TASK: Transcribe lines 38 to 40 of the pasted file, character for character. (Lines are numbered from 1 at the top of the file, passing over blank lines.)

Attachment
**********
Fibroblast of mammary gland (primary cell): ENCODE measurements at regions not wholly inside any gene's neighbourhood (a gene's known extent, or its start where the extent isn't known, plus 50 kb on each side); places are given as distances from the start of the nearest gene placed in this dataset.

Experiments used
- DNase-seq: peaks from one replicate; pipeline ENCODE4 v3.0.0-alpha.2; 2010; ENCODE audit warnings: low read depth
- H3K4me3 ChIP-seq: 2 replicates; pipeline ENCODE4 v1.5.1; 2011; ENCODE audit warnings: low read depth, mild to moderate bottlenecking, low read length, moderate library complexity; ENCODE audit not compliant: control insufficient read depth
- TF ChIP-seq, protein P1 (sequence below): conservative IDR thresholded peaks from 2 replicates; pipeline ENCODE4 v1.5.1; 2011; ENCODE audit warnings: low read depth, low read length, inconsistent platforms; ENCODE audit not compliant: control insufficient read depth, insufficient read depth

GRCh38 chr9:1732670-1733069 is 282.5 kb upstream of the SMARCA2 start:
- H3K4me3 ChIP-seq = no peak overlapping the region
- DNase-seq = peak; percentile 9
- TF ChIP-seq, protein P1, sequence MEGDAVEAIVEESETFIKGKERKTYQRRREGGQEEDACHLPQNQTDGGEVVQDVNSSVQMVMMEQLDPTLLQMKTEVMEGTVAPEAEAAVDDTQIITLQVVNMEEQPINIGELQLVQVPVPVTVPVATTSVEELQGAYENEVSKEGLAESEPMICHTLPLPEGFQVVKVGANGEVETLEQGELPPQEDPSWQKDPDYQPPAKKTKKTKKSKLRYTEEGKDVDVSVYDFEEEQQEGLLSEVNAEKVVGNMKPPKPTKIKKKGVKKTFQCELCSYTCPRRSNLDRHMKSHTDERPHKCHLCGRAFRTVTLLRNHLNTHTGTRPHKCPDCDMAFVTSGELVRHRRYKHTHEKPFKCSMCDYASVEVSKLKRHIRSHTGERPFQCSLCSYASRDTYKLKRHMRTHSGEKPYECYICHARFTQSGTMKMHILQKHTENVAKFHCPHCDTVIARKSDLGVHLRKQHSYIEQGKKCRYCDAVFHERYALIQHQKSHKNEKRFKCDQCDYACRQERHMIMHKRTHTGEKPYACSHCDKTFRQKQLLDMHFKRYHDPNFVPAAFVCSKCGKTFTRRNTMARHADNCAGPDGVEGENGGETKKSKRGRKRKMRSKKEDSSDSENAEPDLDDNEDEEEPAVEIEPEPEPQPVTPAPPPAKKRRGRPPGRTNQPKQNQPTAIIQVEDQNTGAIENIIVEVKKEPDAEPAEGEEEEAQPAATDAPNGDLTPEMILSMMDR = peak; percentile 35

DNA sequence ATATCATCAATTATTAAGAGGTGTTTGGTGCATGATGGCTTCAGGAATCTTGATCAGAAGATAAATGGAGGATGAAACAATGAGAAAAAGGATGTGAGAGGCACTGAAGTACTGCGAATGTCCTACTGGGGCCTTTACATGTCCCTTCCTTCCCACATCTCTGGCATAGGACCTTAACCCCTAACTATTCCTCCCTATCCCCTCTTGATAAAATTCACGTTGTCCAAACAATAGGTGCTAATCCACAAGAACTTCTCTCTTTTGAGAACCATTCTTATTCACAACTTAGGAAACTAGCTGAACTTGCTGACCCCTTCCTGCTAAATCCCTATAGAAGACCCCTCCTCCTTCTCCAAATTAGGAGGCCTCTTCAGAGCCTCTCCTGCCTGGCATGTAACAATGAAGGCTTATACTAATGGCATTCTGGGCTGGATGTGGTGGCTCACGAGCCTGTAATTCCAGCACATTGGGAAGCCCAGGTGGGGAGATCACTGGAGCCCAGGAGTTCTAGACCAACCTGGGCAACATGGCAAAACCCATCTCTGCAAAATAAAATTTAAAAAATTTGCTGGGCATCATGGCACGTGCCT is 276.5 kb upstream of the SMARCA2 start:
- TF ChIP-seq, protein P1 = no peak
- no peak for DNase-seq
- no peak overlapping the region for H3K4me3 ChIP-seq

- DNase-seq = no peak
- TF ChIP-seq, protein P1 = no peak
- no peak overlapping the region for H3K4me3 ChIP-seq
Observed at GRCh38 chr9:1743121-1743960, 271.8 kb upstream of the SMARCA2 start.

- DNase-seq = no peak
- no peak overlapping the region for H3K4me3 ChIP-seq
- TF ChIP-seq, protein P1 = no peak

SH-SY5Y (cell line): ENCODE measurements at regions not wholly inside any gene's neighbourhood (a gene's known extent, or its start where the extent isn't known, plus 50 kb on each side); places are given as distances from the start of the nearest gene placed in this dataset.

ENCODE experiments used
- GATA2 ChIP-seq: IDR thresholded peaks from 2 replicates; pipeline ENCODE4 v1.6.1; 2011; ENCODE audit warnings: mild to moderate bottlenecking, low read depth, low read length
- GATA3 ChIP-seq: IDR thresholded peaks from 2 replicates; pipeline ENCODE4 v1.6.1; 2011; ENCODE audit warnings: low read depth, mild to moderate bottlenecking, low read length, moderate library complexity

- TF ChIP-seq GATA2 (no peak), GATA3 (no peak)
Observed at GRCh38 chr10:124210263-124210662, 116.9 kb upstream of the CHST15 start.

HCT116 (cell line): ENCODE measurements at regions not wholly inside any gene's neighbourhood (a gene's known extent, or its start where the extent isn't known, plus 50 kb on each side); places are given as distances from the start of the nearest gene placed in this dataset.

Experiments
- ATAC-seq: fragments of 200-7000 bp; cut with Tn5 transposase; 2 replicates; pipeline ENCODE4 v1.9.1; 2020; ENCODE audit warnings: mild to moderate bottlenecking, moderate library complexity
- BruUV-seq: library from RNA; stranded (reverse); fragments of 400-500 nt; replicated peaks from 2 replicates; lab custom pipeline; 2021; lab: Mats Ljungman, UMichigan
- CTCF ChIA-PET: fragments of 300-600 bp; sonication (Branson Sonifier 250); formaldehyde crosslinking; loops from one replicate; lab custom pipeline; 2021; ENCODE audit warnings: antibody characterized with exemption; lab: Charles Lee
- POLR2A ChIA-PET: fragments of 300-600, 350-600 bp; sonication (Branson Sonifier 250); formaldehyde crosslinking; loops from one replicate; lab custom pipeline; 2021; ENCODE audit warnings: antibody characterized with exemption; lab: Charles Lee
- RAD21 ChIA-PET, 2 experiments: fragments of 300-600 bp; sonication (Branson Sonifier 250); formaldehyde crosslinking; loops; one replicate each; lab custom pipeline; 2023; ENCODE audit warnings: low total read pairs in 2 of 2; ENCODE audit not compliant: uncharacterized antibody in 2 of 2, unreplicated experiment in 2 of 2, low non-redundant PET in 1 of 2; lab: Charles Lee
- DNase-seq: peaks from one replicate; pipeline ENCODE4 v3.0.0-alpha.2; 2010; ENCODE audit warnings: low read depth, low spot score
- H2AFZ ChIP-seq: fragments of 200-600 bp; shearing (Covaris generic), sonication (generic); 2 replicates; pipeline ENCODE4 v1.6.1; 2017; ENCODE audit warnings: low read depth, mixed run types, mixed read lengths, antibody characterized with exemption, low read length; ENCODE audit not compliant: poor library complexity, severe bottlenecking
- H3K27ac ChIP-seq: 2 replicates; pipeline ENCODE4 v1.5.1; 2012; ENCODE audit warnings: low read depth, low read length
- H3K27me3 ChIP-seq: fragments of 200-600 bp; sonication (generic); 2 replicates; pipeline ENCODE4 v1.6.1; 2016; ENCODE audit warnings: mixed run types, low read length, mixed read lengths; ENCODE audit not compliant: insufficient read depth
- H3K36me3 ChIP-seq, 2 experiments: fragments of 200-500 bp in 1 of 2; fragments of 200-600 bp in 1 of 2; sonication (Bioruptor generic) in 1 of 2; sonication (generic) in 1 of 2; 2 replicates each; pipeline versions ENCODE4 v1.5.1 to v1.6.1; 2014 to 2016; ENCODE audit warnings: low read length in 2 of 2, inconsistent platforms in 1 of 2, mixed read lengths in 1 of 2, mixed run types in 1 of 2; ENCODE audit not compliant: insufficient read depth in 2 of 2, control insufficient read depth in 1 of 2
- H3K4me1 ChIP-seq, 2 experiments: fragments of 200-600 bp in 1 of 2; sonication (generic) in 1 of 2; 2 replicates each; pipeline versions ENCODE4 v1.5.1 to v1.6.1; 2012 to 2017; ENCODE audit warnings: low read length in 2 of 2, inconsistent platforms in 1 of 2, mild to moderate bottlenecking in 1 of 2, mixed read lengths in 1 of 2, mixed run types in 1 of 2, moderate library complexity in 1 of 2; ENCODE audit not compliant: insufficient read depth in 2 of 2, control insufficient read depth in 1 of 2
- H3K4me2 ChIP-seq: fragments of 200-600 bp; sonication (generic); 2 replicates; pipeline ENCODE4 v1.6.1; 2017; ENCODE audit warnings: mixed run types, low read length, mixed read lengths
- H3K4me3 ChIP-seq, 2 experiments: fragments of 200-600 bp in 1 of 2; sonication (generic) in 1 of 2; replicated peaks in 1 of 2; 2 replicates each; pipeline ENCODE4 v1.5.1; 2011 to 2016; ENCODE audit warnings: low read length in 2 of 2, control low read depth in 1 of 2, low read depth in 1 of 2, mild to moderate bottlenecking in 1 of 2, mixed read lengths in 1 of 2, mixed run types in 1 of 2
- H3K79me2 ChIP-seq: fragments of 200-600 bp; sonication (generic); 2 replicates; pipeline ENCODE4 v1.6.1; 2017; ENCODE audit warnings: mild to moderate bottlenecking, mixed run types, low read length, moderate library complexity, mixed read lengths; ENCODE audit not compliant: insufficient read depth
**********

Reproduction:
- H3K36me3 ChIP-seq, 2 experiments: fragments of 200-500 bp in 1 of 2; fragments of 200-600 bp in 1 of 2; sonication (Bioruptor generic) in 1 of 2; sonication (generic) in 1 of 2; 2 replicates each; pipeline versions ENCODE4 v1.5.1 to v1.6.1; 2014 to 2016; ENCODE audit warnings: low read length in 2 of 2, inconsistent platforms in 1 of 2, mixed read lengths in 1 of 2, mixed run types in 1 of 2; ENCODE audit not compliant: insufficient read depth in 2 of 2, control insufficient read depth in 1 of 2
- H3K4me1 ChIP-seq, 2 experiments: fragments of 200-600 bp in 1 of 2; sonication (generic) in 1 of 2; 2 replicates each; pipeline versions ENCODE4 v1.5.1 to v1.6.1; 2012 to 2017; ENCODE audit warnings: low read length in 2 of 2, inconsistent platforms in 1 of 2, mild to moderate bottlenecking in 1 of 2, mixed read lengths in 1 of 2, mixed run types in 1 of 2, moderate library complexity in 1 of 2; ENCODE audit not compliant: insufficient read depth in 2 of 2, control insufficient read depth in 1 of 2
- H3K4me2 ChIP-seq: fragments of 200-600 bp; sonication (generic); 2 replicates; pipeline ENCODE4 v1.6.1; 2017; ENCODE audit warnings: mixed run types, low read length, mixed read lengths